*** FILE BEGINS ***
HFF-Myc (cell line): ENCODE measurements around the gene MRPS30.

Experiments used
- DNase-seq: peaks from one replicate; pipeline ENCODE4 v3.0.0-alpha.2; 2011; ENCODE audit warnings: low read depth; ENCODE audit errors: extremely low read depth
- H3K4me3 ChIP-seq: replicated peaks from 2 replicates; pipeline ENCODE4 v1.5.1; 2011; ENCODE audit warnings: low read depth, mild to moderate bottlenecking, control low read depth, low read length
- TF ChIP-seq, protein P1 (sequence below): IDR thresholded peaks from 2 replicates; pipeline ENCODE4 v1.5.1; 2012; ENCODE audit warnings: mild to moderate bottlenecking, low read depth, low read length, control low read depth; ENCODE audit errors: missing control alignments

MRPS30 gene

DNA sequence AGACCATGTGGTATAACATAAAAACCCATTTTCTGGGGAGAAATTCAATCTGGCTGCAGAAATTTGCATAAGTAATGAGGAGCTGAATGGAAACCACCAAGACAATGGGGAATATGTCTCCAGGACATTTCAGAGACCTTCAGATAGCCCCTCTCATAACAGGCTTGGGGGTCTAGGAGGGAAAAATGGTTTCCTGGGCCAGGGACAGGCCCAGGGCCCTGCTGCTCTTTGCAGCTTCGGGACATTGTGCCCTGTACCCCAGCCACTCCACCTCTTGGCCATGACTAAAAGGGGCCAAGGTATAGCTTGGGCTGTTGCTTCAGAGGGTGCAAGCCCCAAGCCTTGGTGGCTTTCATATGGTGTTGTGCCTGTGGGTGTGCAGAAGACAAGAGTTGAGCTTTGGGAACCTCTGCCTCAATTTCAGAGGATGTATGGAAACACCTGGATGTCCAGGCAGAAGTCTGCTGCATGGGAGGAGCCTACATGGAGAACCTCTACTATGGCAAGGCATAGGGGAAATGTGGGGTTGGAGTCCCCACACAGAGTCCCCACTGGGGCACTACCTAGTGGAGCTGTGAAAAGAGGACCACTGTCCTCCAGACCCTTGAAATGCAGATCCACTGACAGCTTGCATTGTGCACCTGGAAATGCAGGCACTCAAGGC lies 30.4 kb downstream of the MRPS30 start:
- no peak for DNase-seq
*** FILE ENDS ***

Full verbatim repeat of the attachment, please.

HFF-Myc (cell line): ENCODE measurements around the gene MRPS30.

Experiments used
- DNase-seq: peaks from one replicate; pipeline ENCODE4 v3.0.0-alpha.2; 2011; ENCODE audit warnings: low read depth; ENCODE audit errors: extremely low read depth
- H3K4me3 ChIP-seq: replicated peaks from 2 replicates; pipeline ENCODE4 v1.5.1; 2011; ENCODE audit warnings: low read depth, mild to moderate bottlenecking, control low read depth, low read length
- TF ChIP-seq, protein P1 (sequence below): IDR thresholded peaks from 2 replicates; pipeline ENCODE4 v1.5.1; 2012; ENCODE audit warnings: mild to moderate bottlenecking, low read depth, low read length, control low read depth; ENCODE audit errors: missing control alignments

MRPS30 gene

DNA sequence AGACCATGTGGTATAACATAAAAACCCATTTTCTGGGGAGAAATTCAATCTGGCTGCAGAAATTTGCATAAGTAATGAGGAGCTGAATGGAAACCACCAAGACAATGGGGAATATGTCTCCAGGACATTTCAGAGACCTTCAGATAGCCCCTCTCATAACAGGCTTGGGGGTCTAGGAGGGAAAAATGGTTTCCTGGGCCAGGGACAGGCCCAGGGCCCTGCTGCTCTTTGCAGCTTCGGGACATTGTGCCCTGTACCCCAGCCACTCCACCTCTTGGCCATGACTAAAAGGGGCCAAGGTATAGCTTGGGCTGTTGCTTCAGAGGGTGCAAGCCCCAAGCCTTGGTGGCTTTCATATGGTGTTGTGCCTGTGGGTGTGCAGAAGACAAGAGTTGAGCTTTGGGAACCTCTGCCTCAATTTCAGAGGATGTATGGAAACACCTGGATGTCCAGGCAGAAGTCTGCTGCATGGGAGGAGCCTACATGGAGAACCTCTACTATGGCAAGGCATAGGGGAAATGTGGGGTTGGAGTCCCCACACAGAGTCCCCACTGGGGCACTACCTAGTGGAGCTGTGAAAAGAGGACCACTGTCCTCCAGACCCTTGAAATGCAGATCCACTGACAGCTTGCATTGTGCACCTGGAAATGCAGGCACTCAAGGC lies 30.4 kb downstream of the MRPS30 start:
- no peak for DNase-seq